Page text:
Afrophobia and a culture of violence are costing us the Pan-African vision.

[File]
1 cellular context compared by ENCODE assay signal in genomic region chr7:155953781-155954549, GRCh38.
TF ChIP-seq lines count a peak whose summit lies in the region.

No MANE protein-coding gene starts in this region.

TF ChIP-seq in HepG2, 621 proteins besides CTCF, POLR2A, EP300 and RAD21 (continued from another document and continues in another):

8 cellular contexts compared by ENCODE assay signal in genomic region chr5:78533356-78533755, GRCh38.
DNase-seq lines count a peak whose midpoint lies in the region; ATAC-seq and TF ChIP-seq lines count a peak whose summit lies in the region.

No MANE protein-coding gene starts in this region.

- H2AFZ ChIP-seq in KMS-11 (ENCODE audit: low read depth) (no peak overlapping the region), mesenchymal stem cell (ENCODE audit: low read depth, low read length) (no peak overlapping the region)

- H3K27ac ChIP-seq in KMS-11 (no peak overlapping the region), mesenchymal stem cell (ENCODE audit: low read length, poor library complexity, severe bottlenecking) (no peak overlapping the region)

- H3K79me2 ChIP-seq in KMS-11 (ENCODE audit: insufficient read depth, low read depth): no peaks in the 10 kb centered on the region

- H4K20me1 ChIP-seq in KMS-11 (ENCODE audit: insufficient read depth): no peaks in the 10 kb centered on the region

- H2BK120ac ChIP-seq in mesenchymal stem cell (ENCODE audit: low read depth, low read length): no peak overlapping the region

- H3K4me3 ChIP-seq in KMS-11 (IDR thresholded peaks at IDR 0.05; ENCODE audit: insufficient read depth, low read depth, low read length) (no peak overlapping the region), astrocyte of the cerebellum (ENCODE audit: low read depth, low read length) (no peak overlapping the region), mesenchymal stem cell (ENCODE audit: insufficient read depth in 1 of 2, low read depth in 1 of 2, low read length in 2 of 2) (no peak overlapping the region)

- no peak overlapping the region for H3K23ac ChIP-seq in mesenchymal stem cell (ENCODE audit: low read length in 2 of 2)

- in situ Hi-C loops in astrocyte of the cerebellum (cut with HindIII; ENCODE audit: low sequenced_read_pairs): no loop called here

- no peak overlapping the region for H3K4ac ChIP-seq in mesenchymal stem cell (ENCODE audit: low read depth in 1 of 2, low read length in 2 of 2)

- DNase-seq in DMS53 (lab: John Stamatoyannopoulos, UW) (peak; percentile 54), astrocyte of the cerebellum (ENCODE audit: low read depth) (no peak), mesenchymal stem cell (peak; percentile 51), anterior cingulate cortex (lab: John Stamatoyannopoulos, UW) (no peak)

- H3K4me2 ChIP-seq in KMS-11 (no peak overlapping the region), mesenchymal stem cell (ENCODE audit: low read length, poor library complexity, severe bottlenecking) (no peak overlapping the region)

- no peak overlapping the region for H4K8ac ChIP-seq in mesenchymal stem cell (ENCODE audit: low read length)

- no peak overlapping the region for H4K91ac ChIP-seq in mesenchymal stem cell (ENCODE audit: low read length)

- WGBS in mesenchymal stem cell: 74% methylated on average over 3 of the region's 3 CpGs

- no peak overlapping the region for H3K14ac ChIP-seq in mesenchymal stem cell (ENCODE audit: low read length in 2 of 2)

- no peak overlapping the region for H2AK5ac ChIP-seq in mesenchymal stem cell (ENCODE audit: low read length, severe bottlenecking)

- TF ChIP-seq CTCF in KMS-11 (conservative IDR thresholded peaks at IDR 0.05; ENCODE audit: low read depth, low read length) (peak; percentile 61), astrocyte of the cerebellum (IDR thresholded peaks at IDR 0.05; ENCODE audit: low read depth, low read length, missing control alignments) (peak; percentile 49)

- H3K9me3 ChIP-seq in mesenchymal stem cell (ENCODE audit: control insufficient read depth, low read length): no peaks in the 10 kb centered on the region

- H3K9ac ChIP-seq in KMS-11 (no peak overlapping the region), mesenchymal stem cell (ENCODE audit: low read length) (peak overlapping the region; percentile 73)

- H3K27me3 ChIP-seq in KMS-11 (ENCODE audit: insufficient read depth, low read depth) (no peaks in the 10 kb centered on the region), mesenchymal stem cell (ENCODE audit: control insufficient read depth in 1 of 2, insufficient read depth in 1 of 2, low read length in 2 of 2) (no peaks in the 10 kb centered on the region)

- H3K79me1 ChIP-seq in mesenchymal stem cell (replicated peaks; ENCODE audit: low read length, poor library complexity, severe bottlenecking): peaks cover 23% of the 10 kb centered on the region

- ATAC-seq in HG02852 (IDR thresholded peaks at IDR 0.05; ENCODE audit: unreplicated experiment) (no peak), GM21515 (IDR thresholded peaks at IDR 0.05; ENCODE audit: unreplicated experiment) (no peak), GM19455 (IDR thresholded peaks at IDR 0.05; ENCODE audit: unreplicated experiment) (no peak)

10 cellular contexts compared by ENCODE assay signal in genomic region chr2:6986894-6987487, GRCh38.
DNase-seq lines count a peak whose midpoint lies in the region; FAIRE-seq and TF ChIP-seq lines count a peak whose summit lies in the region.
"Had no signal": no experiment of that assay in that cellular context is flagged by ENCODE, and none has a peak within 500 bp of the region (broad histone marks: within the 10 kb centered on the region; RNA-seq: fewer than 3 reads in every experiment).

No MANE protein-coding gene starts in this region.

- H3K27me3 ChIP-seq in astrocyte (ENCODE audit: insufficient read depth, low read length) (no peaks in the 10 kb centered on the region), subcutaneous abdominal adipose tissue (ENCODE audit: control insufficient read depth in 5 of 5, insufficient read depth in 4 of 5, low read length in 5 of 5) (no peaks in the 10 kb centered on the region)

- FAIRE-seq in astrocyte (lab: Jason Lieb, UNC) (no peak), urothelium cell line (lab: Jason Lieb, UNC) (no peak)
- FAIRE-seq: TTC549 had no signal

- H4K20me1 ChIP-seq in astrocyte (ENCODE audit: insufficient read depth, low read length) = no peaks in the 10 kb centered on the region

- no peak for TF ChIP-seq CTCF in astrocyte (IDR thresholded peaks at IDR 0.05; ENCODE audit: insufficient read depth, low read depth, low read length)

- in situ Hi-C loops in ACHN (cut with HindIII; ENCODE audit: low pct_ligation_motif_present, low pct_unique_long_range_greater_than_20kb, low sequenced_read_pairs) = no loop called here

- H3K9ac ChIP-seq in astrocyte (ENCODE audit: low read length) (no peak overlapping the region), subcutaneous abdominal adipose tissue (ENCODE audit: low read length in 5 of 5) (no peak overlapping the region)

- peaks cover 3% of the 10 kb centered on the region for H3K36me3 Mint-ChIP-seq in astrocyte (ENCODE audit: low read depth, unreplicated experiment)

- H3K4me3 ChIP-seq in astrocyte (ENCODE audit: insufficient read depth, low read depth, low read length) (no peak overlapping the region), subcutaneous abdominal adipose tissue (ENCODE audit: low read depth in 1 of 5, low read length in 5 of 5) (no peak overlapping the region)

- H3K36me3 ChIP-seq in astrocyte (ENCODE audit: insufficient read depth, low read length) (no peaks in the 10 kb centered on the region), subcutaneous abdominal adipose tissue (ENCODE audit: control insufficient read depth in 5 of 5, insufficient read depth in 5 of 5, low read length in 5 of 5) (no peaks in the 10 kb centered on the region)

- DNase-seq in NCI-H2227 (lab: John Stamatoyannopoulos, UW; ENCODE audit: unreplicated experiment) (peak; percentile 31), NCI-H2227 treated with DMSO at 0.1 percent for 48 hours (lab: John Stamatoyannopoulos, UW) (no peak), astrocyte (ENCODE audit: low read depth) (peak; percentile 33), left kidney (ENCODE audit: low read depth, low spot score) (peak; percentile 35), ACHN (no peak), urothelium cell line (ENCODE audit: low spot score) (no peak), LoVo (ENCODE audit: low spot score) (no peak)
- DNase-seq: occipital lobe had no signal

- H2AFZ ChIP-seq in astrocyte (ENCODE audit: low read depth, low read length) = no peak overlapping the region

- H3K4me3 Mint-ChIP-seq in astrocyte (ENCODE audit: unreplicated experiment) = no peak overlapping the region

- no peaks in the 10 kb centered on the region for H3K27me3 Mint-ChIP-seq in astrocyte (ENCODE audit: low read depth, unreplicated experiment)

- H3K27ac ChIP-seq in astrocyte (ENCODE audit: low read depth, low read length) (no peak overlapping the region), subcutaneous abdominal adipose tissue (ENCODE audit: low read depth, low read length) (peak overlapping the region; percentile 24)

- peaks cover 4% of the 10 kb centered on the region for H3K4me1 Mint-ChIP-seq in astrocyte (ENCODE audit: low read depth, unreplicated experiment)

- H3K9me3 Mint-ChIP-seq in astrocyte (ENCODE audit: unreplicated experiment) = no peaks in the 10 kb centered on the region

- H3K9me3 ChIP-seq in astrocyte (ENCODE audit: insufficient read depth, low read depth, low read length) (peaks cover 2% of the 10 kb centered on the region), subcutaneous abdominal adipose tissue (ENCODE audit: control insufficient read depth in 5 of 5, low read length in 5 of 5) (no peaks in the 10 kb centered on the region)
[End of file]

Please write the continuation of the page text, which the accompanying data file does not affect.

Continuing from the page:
Three years ago, I frequented an African braiding salon in Brooklyn owned by a pair of savvy women from Guinea. I had moved to New York City a year prior to pursue a Master's degree, and with the knowledge that African hair salons anywhere in the world have the same lively atmosphere, I went looking for home. From the beginning, they were excited to meet a fellow African, and told me about the many family members who lived in my native South Africa. Their love for my country was clear. Our relationship became familial over time, and I came to view them as mother figures, le mamzo. They never charged me full price for my frequently-changing hairstyles, instead accepting whatever I could afford. They were proud of me as a young African woman pursuing her graduate studies abroad, and would ask about my grades and progress. There was always a sense that I was one of them, a fellow child of Africa.